By nature, the word salvation implies that we are saved from something.
The Gospel isn’t a self-improvement program. It is a liberation movement.
And liberation is only needed if I am a slave.
The truth is that all of humanity is enslaved to sin. The word sin means to “miss the mark”; we are by nature law-breakers and fail to meet God’s perfect moral standard.
“For all have sinned…everyone who commits sin is a slave to sin…for whatever overcomes a person, to that he is enslaved” (Rom 3:23, John 8:34, 2 Pet 2:19).
Life is unpredictable. In the span of three decades, I’ve already lost more than I care to lose: family, friends, a job, dreams and health.
When you’ve experienced recurring loss and grief, it can create a cycle of anxiety and fear over what else you could lose.
Salvation, for one.
Many times I have been gripped by the panic that I could lose my relationship with God. Or that Jesus will forget me when death darkens my door. Could I do something to jeopardize my eternity? Will my faith be enough?
I know Jesus has forgiven me. But too often I live like this forgiveness isn’t full or free. I allow my past to define me. When I fail, I fear God will be mad at me. And though I don’t admit it, I’m still trying to prove my worth so that God will accept and approve of me.
But the resurrection proves I am forgiven.
The resurrection proved that Jesus died, not for his own sins, but ours alone. “For death has rightful claim only over sinners” but death had no hold over Jesus (Acts 2:24). The resurrection proved that Jesus had the authority to forgive sins and showed that God not only accepted Jesus’ sacrifice and payment for sin, but He declared Jesus innocent by raising him from the dead.
I caught her gaze and she looked at me. She mustered a smile, but her eyes betrayed her. To others, she looked happy. But I knew better.
Her shoulders hunched from the shame she carried; that nagging guilt that told her she was useless, worthless, and a burden to others. The lines etched in her forehead revealed the anxiety and pain that plagued her on a daily basis. Fear of present and future circumstances hovered over her like a dark cloud.
She looked discouraged. Overwhelmed. Burdened. Weary.
Dejected, I tore my gaze away from the mirror. Continue reading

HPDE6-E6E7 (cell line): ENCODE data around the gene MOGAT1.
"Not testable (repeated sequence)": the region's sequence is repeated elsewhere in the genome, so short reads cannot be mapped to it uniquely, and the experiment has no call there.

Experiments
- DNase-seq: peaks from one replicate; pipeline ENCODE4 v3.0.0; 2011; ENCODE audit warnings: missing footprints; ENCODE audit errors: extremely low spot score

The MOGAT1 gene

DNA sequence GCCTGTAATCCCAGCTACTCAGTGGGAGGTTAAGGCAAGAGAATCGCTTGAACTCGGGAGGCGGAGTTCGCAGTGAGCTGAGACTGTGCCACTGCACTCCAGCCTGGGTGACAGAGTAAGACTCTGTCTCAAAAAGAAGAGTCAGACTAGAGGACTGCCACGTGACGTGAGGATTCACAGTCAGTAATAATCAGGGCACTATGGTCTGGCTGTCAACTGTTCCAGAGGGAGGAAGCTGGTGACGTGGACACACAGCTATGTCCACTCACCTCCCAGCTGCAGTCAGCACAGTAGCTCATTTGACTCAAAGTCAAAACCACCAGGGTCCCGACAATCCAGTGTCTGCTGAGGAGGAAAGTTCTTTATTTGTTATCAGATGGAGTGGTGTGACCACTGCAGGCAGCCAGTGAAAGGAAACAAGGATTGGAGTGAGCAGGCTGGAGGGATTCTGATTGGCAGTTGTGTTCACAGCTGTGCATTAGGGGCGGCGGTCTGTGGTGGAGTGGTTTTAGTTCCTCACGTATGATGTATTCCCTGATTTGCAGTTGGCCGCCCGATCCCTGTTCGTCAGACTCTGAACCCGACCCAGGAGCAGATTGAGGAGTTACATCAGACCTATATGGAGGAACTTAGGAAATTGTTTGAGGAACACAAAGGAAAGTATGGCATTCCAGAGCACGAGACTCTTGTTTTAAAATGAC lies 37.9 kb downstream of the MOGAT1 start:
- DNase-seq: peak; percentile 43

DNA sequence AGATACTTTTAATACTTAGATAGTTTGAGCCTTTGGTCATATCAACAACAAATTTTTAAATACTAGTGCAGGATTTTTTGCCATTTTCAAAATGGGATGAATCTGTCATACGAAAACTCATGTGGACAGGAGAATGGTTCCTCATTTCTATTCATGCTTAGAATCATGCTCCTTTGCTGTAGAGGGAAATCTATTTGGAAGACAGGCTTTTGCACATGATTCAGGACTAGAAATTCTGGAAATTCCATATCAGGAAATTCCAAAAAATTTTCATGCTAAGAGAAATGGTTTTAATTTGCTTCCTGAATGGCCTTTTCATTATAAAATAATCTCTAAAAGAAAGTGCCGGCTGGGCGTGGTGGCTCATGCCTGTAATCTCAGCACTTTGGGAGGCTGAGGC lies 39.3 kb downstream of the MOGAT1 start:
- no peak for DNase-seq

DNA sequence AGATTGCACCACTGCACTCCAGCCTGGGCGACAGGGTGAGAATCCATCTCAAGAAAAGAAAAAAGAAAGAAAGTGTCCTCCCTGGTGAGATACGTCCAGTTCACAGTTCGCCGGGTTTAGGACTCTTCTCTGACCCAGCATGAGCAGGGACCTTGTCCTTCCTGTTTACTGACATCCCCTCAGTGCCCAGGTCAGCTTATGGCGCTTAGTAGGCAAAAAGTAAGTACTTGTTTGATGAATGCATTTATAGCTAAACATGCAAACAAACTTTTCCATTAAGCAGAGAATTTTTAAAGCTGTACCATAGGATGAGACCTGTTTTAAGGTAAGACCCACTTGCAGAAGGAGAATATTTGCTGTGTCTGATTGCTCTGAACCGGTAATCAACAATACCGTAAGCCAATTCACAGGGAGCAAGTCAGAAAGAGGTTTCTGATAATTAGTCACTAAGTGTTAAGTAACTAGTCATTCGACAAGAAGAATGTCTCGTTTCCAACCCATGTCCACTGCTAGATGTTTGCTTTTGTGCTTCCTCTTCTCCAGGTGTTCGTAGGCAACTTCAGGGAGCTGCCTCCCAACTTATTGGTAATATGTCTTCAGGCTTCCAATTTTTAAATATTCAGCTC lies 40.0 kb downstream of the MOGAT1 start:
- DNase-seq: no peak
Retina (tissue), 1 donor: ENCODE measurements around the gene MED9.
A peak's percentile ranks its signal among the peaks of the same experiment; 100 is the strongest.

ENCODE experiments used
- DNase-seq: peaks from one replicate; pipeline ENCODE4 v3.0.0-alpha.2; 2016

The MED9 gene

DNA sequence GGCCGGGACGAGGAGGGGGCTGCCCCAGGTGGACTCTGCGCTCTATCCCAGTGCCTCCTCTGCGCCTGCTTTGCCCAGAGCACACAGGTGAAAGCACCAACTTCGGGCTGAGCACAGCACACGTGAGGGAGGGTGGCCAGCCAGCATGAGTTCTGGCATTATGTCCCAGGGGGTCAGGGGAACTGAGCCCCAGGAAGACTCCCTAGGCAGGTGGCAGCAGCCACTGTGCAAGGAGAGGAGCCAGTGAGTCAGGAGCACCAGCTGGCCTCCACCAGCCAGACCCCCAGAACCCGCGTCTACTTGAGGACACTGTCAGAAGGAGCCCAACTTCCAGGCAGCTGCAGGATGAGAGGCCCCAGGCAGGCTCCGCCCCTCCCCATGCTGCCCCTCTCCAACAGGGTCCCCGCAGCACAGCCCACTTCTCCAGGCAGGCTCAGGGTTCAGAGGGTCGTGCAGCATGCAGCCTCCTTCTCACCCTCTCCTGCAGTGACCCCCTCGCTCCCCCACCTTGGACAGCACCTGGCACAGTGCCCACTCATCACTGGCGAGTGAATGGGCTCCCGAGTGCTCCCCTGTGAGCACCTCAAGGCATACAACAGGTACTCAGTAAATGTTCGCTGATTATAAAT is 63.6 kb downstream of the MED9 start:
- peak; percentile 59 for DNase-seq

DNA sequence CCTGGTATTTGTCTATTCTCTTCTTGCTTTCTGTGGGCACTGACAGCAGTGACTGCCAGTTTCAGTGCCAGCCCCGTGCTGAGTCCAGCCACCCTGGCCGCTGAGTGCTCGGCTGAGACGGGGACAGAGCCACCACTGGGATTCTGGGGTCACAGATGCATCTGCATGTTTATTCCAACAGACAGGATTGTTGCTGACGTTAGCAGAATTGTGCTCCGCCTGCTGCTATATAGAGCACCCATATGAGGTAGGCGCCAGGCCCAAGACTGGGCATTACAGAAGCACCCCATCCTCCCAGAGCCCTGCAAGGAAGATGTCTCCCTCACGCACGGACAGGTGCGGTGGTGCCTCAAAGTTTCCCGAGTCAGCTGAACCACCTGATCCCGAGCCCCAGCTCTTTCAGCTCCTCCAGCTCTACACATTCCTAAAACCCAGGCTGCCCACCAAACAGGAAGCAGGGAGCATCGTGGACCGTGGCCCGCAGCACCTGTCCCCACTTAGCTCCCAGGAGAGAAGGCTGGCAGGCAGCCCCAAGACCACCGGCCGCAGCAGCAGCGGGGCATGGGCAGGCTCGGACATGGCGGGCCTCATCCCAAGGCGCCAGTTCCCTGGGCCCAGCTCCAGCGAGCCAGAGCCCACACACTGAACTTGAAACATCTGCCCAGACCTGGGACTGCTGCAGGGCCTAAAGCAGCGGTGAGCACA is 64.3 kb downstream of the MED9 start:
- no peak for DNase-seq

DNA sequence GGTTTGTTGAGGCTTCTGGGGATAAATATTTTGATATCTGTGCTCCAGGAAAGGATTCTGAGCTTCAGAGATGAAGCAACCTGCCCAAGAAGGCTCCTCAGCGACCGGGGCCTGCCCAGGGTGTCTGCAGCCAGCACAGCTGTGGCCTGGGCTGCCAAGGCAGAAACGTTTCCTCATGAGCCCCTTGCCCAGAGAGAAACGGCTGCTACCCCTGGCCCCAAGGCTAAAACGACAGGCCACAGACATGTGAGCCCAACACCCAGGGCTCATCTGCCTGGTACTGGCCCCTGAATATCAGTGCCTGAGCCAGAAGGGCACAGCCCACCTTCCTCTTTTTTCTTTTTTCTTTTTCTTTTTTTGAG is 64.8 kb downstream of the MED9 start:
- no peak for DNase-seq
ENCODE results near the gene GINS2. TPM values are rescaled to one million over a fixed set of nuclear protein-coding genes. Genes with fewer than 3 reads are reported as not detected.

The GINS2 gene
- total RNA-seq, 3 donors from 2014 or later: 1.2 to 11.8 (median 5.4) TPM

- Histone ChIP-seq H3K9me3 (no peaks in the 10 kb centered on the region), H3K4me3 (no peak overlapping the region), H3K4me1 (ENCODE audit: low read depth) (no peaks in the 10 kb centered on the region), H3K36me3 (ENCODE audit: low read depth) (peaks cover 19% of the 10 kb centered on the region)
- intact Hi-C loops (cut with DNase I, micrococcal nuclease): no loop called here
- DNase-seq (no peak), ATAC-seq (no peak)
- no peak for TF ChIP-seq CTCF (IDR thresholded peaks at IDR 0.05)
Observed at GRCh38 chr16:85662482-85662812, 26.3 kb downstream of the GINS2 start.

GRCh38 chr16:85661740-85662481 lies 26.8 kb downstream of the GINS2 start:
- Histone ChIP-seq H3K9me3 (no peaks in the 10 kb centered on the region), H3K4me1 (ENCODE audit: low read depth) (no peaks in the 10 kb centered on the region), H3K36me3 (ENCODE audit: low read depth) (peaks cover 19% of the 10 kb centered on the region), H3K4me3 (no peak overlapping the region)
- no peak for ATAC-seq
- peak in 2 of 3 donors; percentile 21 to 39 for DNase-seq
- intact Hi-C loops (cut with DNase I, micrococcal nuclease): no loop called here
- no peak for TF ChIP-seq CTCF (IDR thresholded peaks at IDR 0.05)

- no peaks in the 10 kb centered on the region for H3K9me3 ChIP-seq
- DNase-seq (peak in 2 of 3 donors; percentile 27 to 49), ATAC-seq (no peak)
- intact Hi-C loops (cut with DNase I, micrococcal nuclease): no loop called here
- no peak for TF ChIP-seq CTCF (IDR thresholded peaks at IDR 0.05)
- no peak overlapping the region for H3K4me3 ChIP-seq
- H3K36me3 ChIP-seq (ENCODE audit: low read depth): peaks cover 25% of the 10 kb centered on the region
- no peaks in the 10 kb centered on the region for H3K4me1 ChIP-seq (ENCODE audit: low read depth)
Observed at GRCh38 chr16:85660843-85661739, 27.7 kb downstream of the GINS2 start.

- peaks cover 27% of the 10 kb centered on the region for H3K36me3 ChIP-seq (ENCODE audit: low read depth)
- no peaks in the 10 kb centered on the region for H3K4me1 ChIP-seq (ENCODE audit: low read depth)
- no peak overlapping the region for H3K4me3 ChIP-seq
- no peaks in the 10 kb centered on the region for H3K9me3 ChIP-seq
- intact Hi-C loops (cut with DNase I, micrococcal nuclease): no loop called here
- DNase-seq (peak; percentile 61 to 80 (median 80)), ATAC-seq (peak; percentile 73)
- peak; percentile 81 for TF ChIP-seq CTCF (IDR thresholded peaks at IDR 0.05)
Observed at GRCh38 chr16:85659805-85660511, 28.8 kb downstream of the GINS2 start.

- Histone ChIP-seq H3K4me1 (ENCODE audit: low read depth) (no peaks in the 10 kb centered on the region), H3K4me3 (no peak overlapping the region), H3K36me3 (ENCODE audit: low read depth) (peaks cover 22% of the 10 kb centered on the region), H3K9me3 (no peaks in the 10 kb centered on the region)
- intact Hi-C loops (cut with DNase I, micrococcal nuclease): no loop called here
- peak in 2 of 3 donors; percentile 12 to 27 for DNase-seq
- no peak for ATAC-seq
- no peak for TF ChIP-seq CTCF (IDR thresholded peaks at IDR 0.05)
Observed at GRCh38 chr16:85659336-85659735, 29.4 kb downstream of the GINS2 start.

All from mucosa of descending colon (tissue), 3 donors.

For some, Valentine’s Day is not always a happy one. The pressure to fit a year’s worth of romance and love into one day comes with its own set of expectations and disappointments.
If you’ve been jaded by relationships, you may feel broken-hearted, embittered or let down by love.
But at the risk of sounding cliche, there is someone who will always love you well.
Jesus loves you. Perfectly. Always. Forever. Regardless.
Maybe you’ve heard it so often that its meaning and impact has faded over time. Perhaps your own wounds, experiences or relationships have tainted your view of God and His love for you. If others have rejected, despised, blamed, ridiculed or abused you, you may fear Jesus will do the same.
But Jesus loves you differently. The way He treats you and interacts with you is not the same way others do. Continue reading
Every year we celebrate the familiar story of Jesus’ birth with pageants, movies, carols and greeting cards. Manger scenes are decked out with all the proverbial characters, as baby Jesus smiles sweetly from the manger.
But if you think you know the Christmas story, you may want to think again.
Buried under years of tradition and translation, the historic and cultural details surrounding the events of the nativity are no longer common knowledge.
If you want a deeper understanding of the Bible that will blow your mind this Christmas, take a gander through these profound yet often missed details.
Here are 13 fun facts about Jesus’ birth you probably won’t hear from the pulpit this year! Continue reading
For some, the anticipation of Christmas is not always pleasant. With calendars stuffed to the brim with trimmings and festivities, suddenly the merry season doesn’t feel so bright.
Somewhere between November and December, I morph into a crazy person filled with comparison and complaint. With parties to plan, cookies to bake, stockings to stuff and gifts to wrap, my spirit of thanksgiving can easily turn into the most primitive bah humbug.
So when my husband asked how he could unsubscribe from my RSS feed of complaint this year, it left me with a sobering thought.
I was the grinch stealing Christmas this year. Continue reading
For many of us, the changing season ushers in a renewed sense of thanksgiving. But what happens when your season of change is marked by pain? When you don’t feel very grateful?
As we approached Thanksgiving, I felt anything but thankful. A serious illness had darkened my door, filling me with disappointment and heartache over what was being lost: hopes, dreams, expectations on how life would be. Yet it was in this difficult season I learned two important lessons about gratitude, discovering that hardship, not happiness, is the forerunner of joy.
Is your season of thanksgiving overshadowed by pain? Are you looking for a way to harvest more joy in your life? Join me on (in)courage to read more and discover how you can find joy in the midst of your hardship!
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